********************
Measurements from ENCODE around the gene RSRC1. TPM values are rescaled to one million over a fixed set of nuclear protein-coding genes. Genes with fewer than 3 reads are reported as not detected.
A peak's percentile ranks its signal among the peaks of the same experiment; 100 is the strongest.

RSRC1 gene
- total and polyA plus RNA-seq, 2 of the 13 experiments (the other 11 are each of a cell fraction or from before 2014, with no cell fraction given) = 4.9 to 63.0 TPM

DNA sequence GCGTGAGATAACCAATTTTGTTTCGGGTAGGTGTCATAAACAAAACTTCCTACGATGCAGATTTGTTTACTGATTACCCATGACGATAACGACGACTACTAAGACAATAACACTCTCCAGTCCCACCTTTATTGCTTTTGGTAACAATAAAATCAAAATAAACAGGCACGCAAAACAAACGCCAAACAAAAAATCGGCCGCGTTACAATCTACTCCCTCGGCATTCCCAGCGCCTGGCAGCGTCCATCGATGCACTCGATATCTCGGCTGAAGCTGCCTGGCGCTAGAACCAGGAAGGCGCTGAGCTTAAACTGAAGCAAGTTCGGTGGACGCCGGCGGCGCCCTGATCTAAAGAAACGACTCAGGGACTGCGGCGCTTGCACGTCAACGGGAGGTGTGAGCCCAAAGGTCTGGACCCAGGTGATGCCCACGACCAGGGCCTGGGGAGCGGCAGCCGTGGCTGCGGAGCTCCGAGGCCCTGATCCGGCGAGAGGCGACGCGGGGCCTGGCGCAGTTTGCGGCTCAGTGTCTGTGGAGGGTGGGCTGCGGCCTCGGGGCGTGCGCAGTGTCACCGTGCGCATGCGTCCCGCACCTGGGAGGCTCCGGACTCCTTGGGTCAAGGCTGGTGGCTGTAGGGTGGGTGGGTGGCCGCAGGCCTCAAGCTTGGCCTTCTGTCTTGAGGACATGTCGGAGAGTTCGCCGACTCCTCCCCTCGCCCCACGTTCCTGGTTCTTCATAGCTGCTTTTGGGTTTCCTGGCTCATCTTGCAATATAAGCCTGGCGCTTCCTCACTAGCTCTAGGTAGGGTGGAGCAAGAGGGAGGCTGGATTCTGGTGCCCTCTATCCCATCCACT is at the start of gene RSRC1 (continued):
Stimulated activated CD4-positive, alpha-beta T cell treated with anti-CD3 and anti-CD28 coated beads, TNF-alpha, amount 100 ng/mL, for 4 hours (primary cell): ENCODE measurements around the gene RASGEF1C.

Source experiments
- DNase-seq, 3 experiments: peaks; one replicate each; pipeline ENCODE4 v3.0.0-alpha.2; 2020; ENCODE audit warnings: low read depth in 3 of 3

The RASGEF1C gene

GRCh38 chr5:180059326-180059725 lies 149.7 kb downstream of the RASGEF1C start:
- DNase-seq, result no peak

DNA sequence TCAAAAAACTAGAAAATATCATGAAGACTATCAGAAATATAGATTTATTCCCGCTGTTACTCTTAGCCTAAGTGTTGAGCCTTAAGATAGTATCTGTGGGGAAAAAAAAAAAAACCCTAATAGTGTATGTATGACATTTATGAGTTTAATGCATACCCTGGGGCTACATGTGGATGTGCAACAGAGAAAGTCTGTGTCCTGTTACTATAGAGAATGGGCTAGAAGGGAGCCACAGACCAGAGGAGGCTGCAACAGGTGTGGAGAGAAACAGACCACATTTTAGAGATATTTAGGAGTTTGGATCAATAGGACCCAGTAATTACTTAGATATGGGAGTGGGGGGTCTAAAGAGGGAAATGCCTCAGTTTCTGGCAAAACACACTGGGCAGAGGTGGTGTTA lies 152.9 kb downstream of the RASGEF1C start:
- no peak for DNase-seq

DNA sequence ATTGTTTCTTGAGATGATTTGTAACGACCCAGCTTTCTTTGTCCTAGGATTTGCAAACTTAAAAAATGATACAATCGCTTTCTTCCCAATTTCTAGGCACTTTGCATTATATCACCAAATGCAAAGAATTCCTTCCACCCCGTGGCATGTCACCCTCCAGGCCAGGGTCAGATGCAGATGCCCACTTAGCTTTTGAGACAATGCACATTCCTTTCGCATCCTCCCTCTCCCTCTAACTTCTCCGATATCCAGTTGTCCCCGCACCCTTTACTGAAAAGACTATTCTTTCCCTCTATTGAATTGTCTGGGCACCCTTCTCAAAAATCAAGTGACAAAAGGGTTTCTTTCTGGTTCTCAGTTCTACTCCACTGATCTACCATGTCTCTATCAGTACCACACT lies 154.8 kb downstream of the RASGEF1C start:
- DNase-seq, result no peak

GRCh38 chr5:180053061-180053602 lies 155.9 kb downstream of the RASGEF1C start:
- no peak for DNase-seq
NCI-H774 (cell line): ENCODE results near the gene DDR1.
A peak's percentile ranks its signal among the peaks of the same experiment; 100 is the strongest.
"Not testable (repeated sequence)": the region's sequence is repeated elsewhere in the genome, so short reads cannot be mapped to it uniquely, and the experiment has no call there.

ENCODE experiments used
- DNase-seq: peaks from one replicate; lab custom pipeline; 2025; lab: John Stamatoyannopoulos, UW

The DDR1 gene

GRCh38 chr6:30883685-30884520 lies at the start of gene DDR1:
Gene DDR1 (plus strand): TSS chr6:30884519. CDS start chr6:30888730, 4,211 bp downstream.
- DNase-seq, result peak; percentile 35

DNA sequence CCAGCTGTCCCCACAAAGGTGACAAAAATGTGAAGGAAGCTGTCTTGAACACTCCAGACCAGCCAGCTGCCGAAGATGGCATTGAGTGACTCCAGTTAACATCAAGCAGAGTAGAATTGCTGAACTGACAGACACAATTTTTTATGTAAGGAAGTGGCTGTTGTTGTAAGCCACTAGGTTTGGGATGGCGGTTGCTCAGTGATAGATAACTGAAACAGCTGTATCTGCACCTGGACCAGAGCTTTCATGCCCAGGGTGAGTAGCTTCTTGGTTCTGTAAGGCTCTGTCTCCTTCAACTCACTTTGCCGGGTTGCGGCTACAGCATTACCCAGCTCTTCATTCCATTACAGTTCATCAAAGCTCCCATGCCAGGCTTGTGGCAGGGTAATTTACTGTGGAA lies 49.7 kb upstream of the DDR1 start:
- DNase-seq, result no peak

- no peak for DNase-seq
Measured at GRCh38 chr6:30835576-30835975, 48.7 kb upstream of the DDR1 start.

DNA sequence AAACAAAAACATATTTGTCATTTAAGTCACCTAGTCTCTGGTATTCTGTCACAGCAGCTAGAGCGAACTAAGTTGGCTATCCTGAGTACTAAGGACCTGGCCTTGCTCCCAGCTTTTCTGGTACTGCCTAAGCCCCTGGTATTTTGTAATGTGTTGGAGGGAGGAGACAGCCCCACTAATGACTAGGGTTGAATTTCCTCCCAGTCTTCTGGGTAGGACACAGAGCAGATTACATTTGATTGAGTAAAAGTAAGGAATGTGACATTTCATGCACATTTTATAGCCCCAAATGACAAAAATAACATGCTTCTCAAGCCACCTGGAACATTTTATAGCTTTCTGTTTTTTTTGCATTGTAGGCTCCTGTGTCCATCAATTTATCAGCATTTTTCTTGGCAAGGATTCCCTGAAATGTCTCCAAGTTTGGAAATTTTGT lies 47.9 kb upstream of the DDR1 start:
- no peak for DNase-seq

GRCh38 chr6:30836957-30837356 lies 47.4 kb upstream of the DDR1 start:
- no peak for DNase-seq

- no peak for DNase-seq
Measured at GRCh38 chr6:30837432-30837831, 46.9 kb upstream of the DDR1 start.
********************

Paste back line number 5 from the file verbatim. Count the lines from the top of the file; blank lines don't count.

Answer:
DNA sequence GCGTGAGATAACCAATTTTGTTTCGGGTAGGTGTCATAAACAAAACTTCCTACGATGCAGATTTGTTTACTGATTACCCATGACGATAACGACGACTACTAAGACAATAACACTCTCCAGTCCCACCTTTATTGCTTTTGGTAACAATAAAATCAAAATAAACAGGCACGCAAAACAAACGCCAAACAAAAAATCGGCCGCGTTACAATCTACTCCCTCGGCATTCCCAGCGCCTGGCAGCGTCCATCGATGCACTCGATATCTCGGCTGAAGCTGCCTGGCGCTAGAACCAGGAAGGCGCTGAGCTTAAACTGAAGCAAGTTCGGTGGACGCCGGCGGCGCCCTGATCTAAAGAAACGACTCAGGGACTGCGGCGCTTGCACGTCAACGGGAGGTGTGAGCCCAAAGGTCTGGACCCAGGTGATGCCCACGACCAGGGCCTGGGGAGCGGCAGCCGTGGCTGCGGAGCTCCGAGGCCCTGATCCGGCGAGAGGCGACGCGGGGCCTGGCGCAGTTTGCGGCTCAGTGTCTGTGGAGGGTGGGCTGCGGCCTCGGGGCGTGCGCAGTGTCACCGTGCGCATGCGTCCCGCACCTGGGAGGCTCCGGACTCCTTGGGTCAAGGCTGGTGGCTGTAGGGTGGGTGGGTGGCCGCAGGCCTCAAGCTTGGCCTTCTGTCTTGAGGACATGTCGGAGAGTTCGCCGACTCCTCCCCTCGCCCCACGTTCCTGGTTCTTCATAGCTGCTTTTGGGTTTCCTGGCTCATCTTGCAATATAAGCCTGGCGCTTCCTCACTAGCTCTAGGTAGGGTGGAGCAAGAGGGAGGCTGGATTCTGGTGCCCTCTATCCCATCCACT is at the start of gene RSRC1 (continued):